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How to Get Plaque off Children's Teeth

Establishing good dental habits at an early age can produce long-term benefits later in life.
Establishing good dental habits at an early age can produce long-term benefits later in life.
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Plaque is unpleasant. It's pasty, it smells bad and it's harmful -- especially to kids.

Plaque is an ugly, yellowish film of tiny food particles and bacteria which tends to accumulate in crevices but can grow anywhere, even on the front of teeth [sources: Hoffman; Teach Kids How]. If it's dealt with quickly, it can easily be removed, but as time goes on plaque becomes tartar: a hardened substance that, if not scraped off by a dentist, can lead to cavities or even a disease of the gums known as gingivitis [source: Hoffman].

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The reason it's particularly bad for kids is because of the makeup of their teeth. Baby teeth have a thinner protective layer of enamel so plaque can do its dirty work even faster [source: SoftDental]. While it's true that those teeth will eventually be replaced by permanent teeth, plaque-infested baby teeth can cause little ones a lot of discomfort. Once the enamel is eroded, the nerve of the tooth is exposed and irritated.

Plaque is unsightly, smelly, unhealthy and potentially a source of pain. So, what can you do about it? Quite a lot, actually. With a little instruction and creative coaxing (think parental help and the right tools) along with periodic assistance from a friendly dentist, plaque can be nothing more than an unwelcome visitor who is regularly shown the door. It all begins, of course, with the parents -- parents who show a determination to make plaque removal a part of the youngster's daily routine. Some of it may sound obvious while other approaches can seem overly time-consuming or extreme, but all of it works.

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As with anything in your child's life, your degree of involvement will change with the child's age. Would you believe that plaque removal techniques can even begin before your child has teeth? Some dental professionals recommend that you rub an infant's gums with a washcloth to remove germs and to get him or her accustomed to the feeling and routine of regular cleanings [source: SoftDental]. And when teeth finally begin to appear, you can use a brush with very soft bristles to scour those tiny little nubs at least twice a day.

Dental floss is used to remove substances between teeth, so when your child has at least two teeth that are side-by-side, floss should be introduced. Most children don't have the dexterity to effectively use floss until about 8 or 9 years of age. Ignoring plaque for that amount of time or just brushing alone isn't a good idea. Instead, you can establish a habit of placing your child on your lap at the end of each day and flossing for him or her. It may take some time and effort, but it will establish an important routine for that child [source: Teach Kids How].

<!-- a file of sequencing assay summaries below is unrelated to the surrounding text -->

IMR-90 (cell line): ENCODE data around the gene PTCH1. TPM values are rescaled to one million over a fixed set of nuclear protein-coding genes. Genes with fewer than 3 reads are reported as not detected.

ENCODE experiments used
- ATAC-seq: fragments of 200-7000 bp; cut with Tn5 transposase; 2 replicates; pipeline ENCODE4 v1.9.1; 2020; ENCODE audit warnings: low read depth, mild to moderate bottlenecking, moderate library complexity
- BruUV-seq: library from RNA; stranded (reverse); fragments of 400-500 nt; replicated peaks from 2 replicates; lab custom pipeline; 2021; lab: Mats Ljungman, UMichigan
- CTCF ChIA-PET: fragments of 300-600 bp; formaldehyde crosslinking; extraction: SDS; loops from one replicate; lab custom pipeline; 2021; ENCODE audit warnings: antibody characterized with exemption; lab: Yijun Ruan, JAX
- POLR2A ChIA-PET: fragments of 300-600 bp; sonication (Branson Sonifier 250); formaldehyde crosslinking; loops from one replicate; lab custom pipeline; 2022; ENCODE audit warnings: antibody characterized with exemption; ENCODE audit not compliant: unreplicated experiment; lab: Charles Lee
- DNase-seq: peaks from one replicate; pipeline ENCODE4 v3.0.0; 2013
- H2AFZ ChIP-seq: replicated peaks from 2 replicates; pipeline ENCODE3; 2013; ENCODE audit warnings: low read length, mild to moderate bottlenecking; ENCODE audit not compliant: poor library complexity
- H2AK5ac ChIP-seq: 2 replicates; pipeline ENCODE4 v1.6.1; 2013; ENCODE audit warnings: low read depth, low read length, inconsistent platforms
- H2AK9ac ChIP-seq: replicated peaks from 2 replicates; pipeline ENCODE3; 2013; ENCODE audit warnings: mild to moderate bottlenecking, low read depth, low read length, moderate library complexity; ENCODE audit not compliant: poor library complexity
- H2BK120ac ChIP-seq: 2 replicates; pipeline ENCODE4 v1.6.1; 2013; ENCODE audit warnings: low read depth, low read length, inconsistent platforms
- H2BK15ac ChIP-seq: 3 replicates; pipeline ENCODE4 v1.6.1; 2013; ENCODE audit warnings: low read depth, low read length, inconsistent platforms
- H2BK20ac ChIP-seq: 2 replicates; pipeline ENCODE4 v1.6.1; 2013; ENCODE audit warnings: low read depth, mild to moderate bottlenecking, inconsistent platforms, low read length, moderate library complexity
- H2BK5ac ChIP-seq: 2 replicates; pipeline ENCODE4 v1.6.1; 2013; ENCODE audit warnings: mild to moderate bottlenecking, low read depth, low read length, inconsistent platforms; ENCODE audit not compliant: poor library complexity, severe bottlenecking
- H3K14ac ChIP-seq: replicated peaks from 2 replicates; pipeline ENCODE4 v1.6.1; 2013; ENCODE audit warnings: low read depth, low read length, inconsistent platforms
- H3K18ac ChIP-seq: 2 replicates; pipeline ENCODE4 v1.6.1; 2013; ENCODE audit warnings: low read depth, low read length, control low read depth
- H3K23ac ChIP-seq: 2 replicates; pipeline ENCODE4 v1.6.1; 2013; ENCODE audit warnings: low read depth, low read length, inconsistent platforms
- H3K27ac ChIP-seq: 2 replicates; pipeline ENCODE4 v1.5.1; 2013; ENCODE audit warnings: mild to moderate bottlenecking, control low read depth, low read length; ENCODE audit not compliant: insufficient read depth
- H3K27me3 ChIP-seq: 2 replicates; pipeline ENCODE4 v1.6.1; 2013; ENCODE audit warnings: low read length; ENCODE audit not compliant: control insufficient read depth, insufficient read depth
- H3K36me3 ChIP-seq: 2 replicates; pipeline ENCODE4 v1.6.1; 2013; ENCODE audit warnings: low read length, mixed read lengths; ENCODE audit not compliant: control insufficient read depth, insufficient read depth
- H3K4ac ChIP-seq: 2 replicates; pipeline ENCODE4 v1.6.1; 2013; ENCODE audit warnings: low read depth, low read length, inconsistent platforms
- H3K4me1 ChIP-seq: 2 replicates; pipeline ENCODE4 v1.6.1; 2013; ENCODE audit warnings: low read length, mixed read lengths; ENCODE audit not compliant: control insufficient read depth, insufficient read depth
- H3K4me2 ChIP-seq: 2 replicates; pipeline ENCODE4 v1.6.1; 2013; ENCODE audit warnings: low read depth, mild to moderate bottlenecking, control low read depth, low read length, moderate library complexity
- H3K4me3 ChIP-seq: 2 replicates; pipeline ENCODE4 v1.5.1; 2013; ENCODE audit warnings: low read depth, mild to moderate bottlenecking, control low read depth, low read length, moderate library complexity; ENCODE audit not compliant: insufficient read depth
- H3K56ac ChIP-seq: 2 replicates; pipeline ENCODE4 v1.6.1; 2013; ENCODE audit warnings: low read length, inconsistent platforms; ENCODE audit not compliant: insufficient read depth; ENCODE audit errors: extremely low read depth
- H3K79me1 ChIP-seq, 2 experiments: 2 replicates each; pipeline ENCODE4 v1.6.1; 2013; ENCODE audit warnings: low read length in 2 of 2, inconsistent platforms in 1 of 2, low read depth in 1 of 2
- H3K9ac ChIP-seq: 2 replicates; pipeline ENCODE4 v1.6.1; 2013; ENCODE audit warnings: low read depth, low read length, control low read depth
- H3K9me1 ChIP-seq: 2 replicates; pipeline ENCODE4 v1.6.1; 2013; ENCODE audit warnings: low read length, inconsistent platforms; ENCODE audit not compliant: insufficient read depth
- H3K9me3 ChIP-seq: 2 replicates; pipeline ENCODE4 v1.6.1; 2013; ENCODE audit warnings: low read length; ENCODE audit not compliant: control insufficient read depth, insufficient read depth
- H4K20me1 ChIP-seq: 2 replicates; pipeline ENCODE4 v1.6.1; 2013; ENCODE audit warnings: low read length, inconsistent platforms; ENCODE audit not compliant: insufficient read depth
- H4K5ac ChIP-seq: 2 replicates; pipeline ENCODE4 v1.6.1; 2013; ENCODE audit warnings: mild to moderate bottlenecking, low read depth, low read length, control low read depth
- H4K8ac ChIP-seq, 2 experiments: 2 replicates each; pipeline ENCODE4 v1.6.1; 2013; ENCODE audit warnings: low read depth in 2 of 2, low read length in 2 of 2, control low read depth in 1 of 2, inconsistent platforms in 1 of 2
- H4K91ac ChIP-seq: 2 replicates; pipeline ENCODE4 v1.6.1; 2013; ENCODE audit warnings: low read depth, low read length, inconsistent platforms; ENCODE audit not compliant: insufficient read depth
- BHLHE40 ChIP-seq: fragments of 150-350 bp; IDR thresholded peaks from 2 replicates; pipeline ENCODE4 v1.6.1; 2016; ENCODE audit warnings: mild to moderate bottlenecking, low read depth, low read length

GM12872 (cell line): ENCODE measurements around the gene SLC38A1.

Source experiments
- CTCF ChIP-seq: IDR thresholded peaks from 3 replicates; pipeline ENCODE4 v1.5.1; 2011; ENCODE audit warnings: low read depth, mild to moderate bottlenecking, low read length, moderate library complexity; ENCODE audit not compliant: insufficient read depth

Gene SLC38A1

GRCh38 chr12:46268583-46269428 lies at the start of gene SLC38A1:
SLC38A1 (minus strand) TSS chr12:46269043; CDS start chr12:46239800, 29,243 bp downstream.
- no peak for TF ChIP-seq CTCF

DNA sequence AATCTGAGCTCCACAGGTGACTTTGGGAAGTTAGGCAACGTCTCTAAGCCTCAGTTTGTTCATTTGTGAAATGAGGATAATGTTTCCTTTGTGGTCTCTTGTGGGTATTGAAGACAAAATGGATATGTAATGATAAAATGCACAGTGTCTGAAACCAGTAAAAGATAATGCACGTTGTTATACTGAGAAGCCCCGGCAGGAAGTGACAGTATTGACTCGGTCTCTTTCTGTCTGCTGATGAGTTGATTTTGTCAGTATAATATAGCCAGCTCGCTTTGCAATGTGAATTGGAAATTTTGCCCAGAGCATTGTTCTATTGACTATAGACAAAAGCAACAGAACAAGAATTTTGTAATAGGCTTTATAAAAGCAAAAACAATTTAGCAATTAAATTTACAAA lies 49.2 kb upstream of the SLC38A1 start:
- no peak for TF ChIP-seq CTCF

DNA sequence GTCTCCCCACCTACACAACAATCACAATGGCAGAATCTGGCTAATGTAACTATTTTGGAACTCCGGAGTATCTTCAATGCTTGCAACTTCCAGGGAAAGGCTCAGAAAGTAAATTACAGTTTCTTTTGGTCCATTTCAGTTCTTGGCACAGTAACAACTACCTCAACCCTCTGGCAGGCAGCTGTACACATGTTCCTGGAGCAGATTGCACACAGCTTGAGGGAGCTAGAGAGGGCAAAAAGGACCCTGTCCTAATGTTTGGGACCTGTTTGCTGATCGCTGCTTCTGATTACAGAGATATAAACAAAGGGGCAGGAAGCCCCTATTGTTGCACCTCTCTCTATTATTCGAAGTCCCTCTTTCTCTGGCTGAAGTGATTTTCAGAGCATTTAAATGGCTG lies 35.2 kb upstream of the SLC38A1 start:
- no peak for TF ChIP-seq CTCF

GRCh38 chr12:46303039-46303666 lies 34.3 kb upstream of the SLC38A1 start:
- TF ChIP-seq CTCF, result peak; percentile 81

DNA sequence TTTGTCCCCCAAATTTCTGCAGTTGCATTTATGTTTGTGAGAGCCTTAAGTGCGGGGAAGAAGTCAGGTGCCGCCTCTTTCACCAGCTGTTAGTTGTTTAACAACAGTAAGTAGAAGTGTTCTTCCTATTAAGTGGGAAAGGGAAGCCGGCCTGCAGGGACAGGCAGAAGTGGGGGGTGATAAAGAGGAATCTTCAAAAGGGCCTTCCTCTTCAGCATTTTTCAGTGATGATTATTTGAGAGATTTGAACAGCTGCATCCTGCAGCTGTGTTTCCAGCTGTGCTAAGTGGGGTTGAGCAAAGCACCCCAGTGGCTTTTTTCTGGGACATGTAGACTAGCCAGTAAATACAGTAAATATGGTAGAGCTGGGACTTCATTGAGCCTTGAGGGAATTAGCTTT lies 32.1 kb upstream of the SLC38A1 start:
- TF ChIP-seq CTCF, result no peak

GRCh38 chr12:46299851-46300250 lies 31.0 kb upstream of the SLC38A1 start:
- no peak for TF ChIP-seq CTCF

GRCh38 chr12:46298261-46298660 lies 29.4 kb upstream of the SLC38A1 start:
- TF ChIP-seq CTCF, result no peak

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It may take coaxing and creativity to keep your child's teeth healthy and plaque-free. Songs or timers can be helpful. Have your child hum a tune while brushing for the number of stanzas necessary to reach two minutes, the minimum amount of time that should be spent on a cleaning. Children can also be encouraged to floss by seeing the plaque in exaggerated form. Readily available colored dye solutions or dye tablets will highlight the areas where plaque has accumulated. Periodically have your child use the dyes and make it a challenge to see how few blue or red spots appear [source: WebMD].

The advantages of having clean, healthy, plaque-free teeth are numerous: increased self-esteem, confidence and financial savings from fewer dental procedures, fresh breath and no pain. The key is to make plaque removal a routine -- a routine act that takes place at least twice a day. If that habit can be established early, your child will maintain a healthy smile for years to come.

Keep reading. We have lots more information on the next page.

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Sources

  • Hoffman, Matthew, M.D. "The Truth About Healthy Teeth." WebMD. (Oct. 28, 2011) http://www.webmd.com/oral-health/healthy-teeth-10/plaque-causes
  • SoftDental. "Don't Overlook Your Baby's Teeth." (Oct. 28, 2011) http://www.softdental.com/pediatric_child.html
  • Teach Kids How. "Teach Your Children How to Floss Their Teeth." (Oct. 28, 2011) http://www.teachkidshow.com/teach-your-child-how-to-floss-their-teeth/
  • WebMD. "Self-examination for Dental Plaque." (Oct. 28, 2011) http://www.webmd.com/oral-health/self-examination-for-dental-plaque

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